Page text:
Avatar cannot possibly meet expectations. Can it? The long-in-development pet project of director James Cameron has been dubbed as nothing short of a tectonic shift in moviemaking; it will “change movies forever.” Cameron had the idea for the movie 15 years ago but held on, waiting for the technology to catch up. After you’ve directed Titanic, the highest grossing movie in history, I suppose you have the luxury of waiting. The budget has been rumored to be wildly anywhere from $250 million to $500 million. Avatar was always planned as a 3-D experience and nothing short of the savior of modern movie and the theatrical experience. It would make going to the movies an event once again, something that could not be duplicated at home on puny TV screens. Given the reams of hype and anticipation, Avatar couldn’t possibly succeed, could it?
In the year 2154, mankind has posted a colonial base on the distant moon of Pandora. The planet orbits a gas giant and the atmosphere is deadly to humans after a few minutes exposure. The planet is inhabited by all walks of deadly, incredibly large life, including the indigenous Na’vi tribes, skinny, nine-feet tall blue aliens. The Na’vi also have connective tissues coming from their ponytails that allow them to connect with all nature by “jacking in,” so to speak. They are a relatively peaceful clan that makes sure to respectfully use every part of the space buffalo. It just so happens that they are also sitting on top of a huge enrichment of the mineral Unobtanium, which sells for a crapload of money back on Earth. A corporate exec (Giovani Ribisi) has hired a private army of mercenaries to forcefully move the natives. In the meantime, they are trying to reach a diplomatic solution. Dr. Grace Augustine (Sigourney Weaver) is the head of the Avatar program, where they biologically grow Na?vi bodies with some human DNA mixed in. People can then link their brains to the giant Na?vi bodies and walk and talk among the natives.
Jake Sully (Sam Worthington) is an ex-Marine who is living the rest of his life in a wheelchair. His twin brother was apart of the Avatar program but was murdered, and he?s signed on to take his brother’s place (the avatars, naturally, are hugely expensive). Jake will plug into his avatar body and be able to feel like he can walk again. Colonel Miles Quaritch (Stephen Lang, superb) likes the idea of having a former Marine on the inside. He makes a deal with Sully: provide useful Intel on the Na’vi, and he’ll get his “real” legs back. Jake and his fellow avatars ingratiate themselves with the Na’vi, and Jake is taught the ways of the tribe by Neytiri (Zoë Saldana). Their teacher-student relationship transforms into a love affair, and Jake begins having second thoughts about his mission.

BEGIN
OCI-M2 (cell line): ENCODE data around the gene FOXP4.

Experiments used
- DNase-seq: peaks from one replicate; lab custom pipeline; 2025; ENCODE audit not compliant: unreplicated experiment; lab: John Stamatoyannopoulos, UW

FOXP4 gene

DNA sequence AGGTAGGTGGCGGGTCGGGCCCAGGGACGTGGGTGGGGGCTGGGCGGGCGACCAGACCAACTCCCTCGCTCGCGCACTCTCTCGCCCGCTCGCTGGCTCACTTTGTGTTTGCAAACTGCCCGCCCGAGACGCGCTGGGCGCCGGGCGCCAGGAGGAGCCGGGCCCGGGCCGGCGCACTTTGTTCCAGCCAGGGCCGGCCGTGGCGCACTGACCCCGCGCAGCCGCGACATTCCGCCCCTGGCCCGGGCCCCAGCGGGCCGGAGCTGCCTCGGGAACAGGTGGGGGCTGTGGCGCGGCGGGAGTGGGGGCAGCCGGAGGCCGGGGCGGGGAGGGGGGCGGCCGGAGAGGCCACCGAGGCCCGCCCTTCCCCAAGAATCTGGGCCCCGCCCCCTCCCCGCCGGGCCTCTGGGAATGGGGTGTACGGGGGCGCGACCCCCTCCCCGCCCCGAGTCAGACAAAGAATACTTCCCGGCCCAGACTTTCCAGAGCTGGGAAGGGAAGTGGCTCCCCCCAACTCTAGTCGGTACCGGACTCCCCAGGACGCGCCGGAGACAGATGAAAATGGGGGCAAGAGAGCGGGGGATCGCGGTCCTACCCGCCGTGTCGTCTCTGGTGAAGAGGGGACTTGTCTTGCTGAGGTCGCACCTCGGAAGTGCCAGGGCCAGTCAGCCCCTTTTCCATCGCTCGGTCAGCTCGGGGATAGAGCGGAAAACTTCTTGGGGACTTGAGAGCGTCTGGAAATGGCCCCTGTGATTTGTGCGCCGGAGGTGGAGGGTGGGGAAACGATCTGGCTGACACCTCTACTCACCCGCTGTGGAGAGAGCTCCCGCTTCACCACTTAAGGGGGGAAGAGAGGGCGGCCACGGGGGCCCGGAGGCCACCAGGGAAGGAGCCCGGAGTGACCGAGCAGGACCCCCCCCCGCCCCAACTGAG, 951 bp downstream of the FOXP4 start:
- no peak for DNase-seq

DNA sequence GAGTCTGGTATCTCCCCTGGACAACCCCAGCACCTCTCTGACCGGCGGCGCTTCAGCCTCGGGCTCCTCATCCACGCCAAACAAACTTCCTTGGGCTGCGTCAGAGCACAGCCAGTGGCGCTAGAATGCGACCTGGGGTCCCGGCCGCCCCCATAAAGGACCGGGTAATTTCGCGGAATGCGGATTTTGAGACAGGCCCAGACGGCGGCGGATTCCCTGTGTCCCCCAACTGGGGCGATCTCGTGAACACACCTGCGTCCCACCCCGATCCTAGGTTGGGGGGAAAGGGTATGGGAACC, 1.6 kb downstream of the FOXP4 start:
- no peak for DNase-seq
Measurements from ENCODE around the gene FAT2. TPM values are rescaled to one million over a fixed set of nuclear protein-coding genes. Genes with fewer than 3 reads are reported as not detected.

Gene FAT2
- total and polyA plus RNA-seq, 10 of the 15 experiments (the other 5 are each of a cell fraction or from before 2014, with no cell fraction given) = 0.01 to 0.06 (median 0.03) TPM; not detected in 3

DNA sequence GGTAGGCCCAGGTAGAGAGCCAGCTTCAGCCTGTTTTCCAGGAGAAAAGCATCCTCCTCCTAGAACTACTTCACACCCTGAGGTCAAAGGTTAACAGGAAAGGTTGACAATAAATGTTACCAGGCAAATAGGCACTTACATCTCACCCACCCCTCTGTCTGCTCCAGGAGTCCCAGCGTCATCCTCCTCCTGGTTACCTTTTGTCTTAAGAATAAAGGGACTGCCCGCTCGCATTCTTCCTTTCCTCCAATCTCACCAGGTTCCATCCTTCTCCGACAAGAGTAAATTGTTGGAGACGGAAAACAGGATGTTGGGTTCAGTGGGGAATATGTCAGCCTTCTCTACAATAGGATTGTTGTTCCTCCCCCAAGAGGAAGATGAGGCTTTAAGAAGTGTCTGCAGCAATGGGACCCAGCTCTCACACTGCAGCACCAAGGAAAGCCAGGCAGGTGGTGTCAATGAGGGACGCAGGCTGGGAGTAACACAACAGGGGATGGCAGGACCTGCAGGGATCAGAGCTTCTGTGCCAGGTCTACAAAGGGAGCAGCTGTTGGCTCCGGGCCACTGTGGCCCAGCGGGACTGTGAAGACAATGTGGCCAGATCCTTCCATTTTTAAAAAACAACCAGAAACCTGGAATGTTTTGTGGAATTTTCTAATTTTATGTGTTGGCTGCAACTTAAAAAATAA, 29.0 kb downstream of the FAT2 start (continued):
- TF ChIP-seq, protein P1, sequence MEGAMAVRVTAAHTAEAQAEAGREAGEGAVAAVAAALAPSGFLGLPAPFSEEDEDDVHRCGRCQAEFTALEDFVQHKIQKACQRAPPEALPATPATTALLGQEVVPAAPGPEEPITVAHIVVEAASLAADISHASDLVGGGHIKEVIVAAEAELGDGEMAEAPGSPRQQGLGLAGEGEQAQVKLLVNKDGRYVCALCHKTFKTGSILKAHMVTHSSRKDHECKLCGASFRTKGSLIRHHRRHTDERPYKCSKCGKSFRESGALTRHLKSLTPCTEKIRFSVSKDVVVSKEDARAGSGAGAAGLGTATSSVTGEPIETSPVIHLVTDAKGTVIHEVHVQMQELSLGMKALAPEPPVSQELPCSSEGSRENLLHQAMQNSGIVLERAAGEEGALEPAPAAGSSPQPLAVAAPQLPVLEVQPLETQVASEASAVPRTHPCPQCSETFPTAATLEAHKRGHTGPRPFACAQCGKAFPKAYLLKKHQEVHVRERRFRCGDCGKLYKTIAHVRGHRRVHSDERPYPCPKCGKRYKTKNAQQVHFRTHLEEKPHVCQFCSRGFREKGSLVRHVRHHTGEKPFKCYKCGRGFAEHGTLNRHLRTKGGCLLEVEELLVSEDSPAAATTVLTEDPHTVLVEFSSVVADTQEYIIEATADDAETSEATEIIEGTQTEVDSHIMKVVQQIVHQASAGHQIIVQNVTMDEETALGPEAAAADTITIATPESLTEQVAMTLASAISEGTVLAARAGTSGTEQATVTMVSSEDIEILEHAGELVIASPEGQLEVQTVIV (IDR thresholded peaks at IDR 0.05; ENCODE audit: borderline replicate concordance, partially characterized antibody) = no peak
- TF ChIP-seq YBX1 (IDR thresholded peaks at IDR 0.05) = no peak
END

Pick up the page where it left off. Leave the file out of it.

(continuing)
To the heart of the matter, the special effects are transcendent. This is one of those pinnacle moments in the advancement of special effects technology. Avatar is now the new standard. The environments are so incredibly realistic that if I were told that Cameron and his crew filmed on location in some South American jungle, I would believe it without a moment’s hesitation. But everything in this movie was filmed on a giant sound stage. The visual detail is lushly intricate and altogether astounding. The planet of Pandora feels like a living, breathing world, with a complex environmental system. Every blades of grass, every speck of dust, every living creature feels real. Cameron and his technical team have crafted an intensely immersive, photo-realistic alien world. The level of depth is unparalleled. I found myself trying to soak up the artistry in every shot, admiring a tree canopy four dimensions back. The planet has an extensive night period, which has allowed the planet to evolve with an emphasis on bio-luminescence. Everything from moss that glows from being stepped on, to dragonflies that look like spinning flames, to glow-in-the-dark freckles on the Na’vi allows the movie, and Pandora, to feel like it has a rich evolutionary history. The ecosystem makes sense given the particulars of this world. Cameron isn’t just giving an extra leg or another eye to make the wildlife alien. The special effects are so good that you can easily take them for granted, like Jake’s atrophied legs. Those were special effects as well and yet they looked so real that I never stopped to consider them.